But, back to McIver — On or near UNCG’s campus, there exists not only the Charles Aycock Auditorium, an Aycock Street, an Aycock neighborhood and others, but also a McIver Building, a McIver Street and a statue of McIver directly in front of my former university’s historic library building. In fact, each year, school officials hold a Founder’s Day ceremony, complete with a wreath laying at the foot of McIver’s statue.

As a freshman, I attended convocation in Aycock Auditorium. Later, as an officer of the campus’ Student Senate, I marched in former University of North Carolina System President Erskine Bowles’ inaugural parade, part of it encompassing McIver’s legacy. The same day, I sat again in Aycock Auditorium, where Bowles’ inaugural ceremony was held. I also attended several Founder’s Day ceremonies honoring McIver. (As another aside, does attending and participating in these events make me sympathetic to the cause of a white supremacist who lived a century ago? Is Bowles similarly sympathetic, for his conscious choice to host his inauguration at Aycock Auditorium and on the campus of a school founded by a man with racist views of his time?)

Should McIver’s campus statue be removed? Should his building, where I attended multiple classes, be renamed or torn down? Founder’s Day ceremonies discontinued? What about the entire school — a direct result of his personal and political efforts; isn’t the entire campus a monument to this man and his efforts? If we wish to relegate to the dustbin of history all honor or memory of those in the past whose history and lives are judged harshly through a contemporary lens, how can we even justify keeping and holding on to modern-day products of their work?

(For context, for those unaware: McIver founded State Normal as a whites-only women’s college, held similar period views as Aycock (as did most of white Western civilization) and, in an anecdote from his personal, married life, balked when his wife was asked to speak to a gathering of African-American women interested in the issue of public education, calling it “unfortunate” if the “race question were raised at all.” [William A. Link, The Paradox of Southern Progressivism: 1880-1930 (Chapel Hill: The University of North Carolina Press, 1992), 125, 131-132])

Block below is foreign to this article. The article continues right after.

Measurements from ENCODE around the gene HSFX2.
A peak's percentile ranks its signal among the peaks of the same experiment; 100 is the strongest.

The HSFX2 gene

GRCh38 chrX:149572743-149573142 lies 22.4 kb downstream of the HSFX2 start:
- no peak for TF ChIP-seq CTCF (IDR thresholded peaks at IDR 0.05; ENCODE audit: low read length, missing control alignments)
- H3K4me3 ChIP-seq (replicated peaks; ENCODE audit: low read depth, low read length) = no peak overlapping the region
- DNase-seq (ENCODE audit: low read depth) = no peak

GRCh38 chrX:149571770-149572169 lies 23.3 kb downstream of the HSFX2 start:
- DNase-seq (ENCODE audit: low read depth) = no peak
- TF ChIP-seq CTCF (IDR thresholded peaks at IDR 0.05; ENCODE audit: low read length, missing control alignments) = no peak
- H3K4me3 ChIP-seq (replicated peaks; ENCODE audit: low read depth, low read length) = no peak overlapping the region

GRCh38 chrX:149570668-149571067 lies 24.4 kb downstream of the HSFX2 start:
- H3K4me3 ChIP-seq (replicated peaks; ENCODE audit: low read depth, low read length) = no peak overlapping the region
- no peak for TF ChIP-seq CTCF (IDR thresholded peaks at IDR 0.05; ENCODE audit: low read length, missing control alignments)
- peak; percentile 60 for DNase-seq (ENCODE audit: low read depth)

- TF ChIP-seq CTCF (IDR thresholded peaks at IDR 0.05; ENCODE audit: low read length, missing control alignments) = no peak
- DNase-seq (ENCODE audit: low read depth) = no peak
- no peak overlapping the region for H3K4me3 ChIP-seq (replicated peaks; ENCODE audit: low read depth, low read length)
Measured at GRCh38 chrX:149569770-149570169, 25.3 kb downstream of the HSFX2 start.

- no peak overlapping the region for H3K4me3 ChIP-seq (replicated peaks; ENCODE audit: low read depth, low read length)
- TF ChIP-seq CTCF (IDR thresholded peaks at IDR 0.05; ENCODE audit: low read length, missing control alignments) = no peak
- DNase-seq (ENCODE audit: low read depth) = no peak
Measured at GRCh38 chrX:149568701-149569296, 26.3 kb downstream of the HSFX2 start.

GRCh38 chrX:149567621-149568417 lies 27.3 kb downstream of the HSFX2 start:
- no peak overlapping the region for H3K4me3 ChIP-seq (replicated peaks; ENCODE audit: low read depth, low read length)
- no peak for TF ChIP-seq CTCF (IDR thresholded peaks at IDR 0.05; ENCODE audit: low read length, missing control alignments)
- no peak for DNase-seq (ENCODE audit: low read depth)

I was chastised by a friend, and someone I consider a dear colleague (whom I also respect immensely) for quibbling over “the line.” I had asked, in essence, where the line would stand — how far we would take this effort to revise history and rename historic place names. His response was that the issue was never about “a line,” but, rather, “about knocking out bricks in a wall.”

How far must we go before we consider this “wall” knocked down? How far does eradicating Aycock’s place in state history go? Do we tear down any school or other academic building built through his efforts if still standing, for example? Do we scrap our statewide public education system, itself a product of his efforts? Do we remove his statue from state Capitol grounds? Do we ask Aycock’s family — some with whom, to my recent knowledge, I am dearly acquainted — to change their name or forever be barred from public life? And why the intense focus in this state only on Aycock? If we do not want to honor white supremacy, do we strike out, tear down or erase every name, building or legacy even slightly related to it, regardless of the more positive aspects of those people’s lives and contributions? For that matter, do I change, expunge and bury my own last name, itself a product of a more than two-century legacy once tied to slavery? Is this the vision for the landscape after all the bricks have been knocked out and the wall no longer stands?

If the answer is “Yes,” then at least it will be ideologically consistent. I might not totally agree, but I’ll be less irked at the seeming unwillingness or inability for my fellow progressives to say that much. If the answer is “No,” then there is a bit more thought, debate, discussion and reflection to be had, especially if our progressive movement seeks to maintain our ideological and intellectual consistency and refrain from the types of hypocrisy for which we so often harshly judge our opponents.